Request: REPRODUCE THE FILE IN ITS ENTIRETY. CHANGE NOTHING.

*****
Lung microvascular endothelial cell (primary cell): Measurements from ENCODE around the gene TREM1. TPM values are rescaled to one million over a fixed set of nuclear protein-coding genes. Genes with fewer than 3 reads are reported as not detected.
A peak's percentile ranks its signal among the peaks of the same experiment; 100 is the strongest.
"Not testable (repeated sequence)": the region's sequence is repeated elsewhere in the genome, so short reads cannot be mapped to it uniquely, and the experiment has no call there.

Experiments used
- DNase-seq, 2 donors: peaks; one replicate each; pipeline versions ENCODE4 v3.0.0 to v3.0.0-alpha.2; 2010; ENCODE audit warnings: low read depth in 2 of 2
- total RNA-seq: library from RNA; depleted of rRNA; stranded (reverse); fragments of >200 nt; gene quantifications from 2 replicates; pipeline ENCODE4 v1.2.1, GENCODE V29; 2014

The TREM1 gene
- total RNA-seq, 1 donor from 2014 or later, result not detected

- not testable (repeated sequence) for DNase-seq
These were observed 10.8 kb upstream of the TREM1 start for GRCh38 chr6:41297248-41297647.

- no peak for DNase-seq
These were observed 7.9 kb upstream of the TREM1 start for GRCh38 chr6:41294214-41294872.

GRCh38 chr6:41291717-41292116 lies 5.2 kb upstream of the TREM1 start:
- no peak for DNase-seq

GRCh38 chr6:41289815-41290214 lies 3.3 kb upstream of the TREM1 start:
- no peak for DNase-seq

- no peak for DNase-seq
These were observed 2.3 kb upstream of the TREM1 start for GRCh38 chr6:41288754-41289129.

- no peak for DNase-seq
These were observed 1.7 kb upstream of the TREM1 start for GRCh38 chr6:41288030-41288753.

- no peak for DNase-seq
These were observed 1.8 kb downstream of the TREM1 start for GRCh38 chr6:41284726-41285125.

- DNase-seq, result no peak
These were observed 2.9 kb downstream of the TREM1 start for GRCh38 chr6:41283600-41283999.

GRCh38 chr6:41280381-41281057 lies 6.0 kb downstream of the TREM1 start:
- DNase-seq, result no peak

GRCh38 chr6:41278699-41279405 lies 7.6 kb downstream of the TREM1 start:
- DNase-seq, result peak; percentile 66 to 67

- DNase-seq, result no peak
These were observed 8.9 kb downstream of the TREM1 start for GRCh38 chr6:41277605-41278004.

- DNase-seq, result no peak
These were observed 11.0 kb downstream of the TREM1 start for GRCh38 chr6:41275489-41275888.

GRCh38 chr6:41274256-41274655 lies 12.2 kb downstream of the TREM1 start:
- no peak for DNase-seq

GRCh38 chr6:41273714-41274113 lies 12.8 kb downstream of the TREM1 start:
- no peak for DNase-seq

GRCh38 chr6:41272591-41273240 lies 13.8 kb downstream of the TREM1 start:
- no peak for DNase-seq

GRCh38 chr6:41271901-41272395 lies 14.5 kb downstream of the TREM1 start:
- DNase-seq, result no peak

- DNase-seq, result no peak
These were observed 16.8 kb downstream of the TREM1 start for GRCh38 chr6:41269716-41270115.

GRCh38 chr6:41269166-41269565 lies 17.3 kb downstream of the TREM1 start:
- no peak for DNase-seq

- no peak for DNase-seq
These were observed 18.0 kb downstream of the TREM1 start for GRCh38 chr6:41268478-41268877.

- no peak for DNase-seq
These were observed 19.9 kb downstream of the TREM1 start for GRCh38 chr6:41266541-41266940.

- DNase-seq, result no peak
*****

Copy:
Lung microvascular endothelial cell (primary cell): Measurements from ENCODE around the gene TREM1. TPM values are rescaled to one million over a fixed set of nuclear protein-coding genes. Genes with fewer than 3 reads are reported as not detected.
A peak's percentile ranks its signal among the peaks of the same experiment; 100 is the strongest.
"Not testable (repeated sequence)": the region's sequence is repeated elsewhere in the genome, so short reads cannot be mapped to it uniquely, and the experiment has no call there.

Experiments used
- DNase-seq, 2 donors: peaks; one replicate each; pipeline versions ENCODE4 v3.0.0 to v3.0.0-alpha.2; 2010; ENCODE audit warnings: low read depth in 2 of 2
- total RNA-seq: library from RNA; depleted of rRNA; stranded (reverse); fragments of >200 nt; gene quantifications from 2 replicates; pipeline ENCODE4 v1.2.1, GENCODE V29; 2014

The TREM1 gene
- total RNA-seq, 1 donor from 2014 or later, result not detected

- not testable (repeated sequence) for DNase-seq
These were observed 10.8 kb upstream of the TREM1 start for GRCh38 chr6:41297248-41297647.

- no peak for DNase-seq
These were observed 7.9 kb upstream of the TREM1 start for GRCh38 chr6:41294214-41294872.

GRCh38 chr6:41291717-41292116 lies 5.2 kb upstream of the TREM1 start:
- no peak for DNase-seq

GRCh38 chr6:41289815-41290214 lies 3.3 kb upstream of the TREM1 start:
- no peak for DNase-seq

- no peak for DNase-seq
These were observed 2.3 kb upstream of the TREM1 start for GRCh38 chr6:41288754-41289129.

- no peak for DNase-seq
These were observed 1.7 kb upstream of the TREM1 start for GRCh38 chr6:41288030-41288753.

- no peak for DNase-seq
These were observed 1.8 kb downstream of the TREM1 start for GRCh38 chr6:41284726-41285125.

- DNase-seq, result no peak
These were observed 2.9 kb downstream of the TREM1 start for GRCh38 chr6:41283600-41283999.

GRCh38 chr6:41280381-41281057 lies 6.0 kb downstream of the TREM1 start:
- DNase-seq, result no peak

GRCh38 chr6:41278699-41279405 lies 7.6 kb downstream of the TREM1 start:
- DNase-seq, result peak; percentile 66 to 67

- DNase-seq, result no peak
These were observed 8.9 kb downstream of the TREM1 start for GRCh38 chr6:41277605-41278004.

- DNase-seq, result no peak
These were observed 11.0 kb downstream of the TREM1 start for GRCh38 chr6:41275489-41275888.

GRCh38 chr6:41274256-41274655 lies 12.2 kb downstream of the TREM1 start:
- no peak for DNase-seq

GRCh38 chr6:41273714-41274113 lies 12.8 kb downstream of the TREM1 start:
- no peak for DNase-seq

GRCh38 chr6:41272591-41273240 lies 13.8 kb downstream of the TREM1 start:
- no peak for DNase-seq

GRCh38 chr6:41271901-41272395 lies 14.5 kb downstream of the TREM1 start:
- DNase-seq, result no peak

- DNase-seq, result no peak
These were observed 16.8 kb downstream of the TREM1 start for GRCh38 chr6:41269716-41270115.

GRCh38 chr6:41269166-41269565 lies 17.3 kb downstream of the TREM1 start:
- no peak for DNase-seq

- no peak for DNase-seq
These were observed 18.0 kb downstream of the TREM1 start for GRCh38 chr6:41268478-41268877.

- no peak for DNase-seq
These were observed 19.9 kb downstream of the TREM1 start for GRCh38 chr6:41266541-41266940.

- DNase-seq, result no peak